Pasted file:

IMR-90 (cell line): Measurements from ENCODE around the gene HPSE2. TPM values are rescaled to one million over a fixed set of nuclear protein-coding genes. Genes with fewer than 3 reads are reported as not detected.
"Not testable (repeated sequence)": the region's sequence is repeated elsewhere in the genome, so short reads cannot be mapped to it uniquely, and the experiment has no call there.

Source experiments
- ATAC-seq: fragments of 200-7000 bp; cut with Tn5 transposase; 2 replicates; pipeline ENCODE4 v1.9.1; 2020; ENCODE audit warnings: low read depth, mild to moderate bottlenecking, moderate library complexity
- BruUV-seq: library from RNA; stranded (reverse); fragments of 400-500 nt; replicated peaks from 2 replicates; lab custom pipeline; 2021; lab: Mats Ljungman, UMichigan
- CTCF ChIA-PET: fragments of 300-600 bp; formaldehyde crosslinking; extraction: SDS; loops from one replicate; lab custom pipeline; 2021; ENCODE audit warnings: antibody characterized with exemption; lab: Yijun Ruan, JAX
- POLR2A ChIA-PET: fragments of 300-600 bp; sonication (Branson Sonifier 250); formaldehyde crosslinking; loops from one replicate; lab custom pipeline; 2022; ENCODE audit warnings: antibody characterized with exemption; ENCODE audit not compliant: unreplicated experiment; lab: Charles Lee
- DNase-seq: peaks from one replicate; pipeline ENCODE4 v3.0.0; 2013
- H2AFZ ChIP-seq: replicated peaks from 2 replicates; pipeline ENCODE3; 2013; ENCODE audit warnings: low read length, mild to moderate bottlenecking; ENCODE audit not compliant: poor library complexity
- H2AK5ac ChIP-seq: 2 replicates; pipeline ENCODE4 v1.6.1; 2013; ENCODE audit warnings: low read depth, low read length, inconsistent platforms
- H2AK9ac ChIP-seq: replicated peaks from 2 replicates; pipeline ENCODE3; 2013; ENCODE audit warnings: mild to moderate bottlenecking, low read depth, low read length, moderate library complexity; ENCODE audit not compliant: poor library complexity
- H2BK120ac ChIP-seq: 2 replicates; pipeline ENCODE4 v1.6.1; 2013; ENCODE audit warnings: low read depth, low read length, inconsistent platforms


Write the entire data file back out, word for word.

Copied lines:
IMR-90 (cell line): Measurements from ENCODE around the gene HPSE2. TPM values are rescaled to one million over a fixed set of nuclear protein-coding genes. Genes with fewer than 3 reads are reported as not detected.
"Not testable (repeated sequence)": the region's sequence is repeated elsewhere in the genome, so short reads cannot be mapped to it uniquely, and the experiment has no call there.

Source experiments
- ATAC-seq: fragments of 200-7000 bp; cut with Tn5 transposase; 2 replicates; pipeline ENCODE4 v1.9.1; 2020; ENCODE audit warnings: low read depth, mild to moderate bottlenecking, moderate library complexity
- BruUV-seq: library from RNA; stranded (reverse); fragments of 400-500 nt; replicated peaks from 2 replicates; lab custom pipeline; 2021; lab: Mats Ljungman, UMichigan
- CTCF ChIA-PET: fragments of 300-600 bp; formaldehyde crosslinking; extraction: SDS; loops from one replicate; lab custom pipeline; 2021; ENCODE audit warnings: antibody characterized with exemption; lab: Yijun Ruan, JAX
- POLR2A ChIA-PET: fragments of 300-600 bp; sonication (Branson Sonifier 250); formaldehyde crosslinking; loops from one replicate; lab custom pipeline; 2022; ENCODE audit warnings: antibody characterized with exemption; ENCODE audit not compliant: unreplicated experiment; lab: Charles Lee
- DNase-seq: peaks from one replicate; pipeline ENCODE4 v3.0.0; 2013
- H2AFZ ChIP-seq: replicated peaks from 2 replicates; pipeline ENCODE3; 2013; ENCODE audit warnings: low read length, mild to moderate bottlenecking; ENCODE audit not compliant: poor library complexity
- H2AK5ac ChIP-seq: 2 replicates; pipeline ENCODE4 v1.6.1; 2013; ENCODE audit warnings: low read depth, low read length, inconsistent platforms
- H2AK9ac ChIP-seq: replicated peaks from 2 replicates; pipeline ENCODE3; 2013; ENCODE audit warnings: mild to moderate bottlenecking, low read depth, low read length, moderate library complexity; ENCODE audit not compliant: poor library complexity
- H2BK120ac ChIP-seq: 2 replicates; pipeline ENCODE4 v1.6.1; 2013; ENCODE audit warnings: low read depth, low read length, inconsistent platforms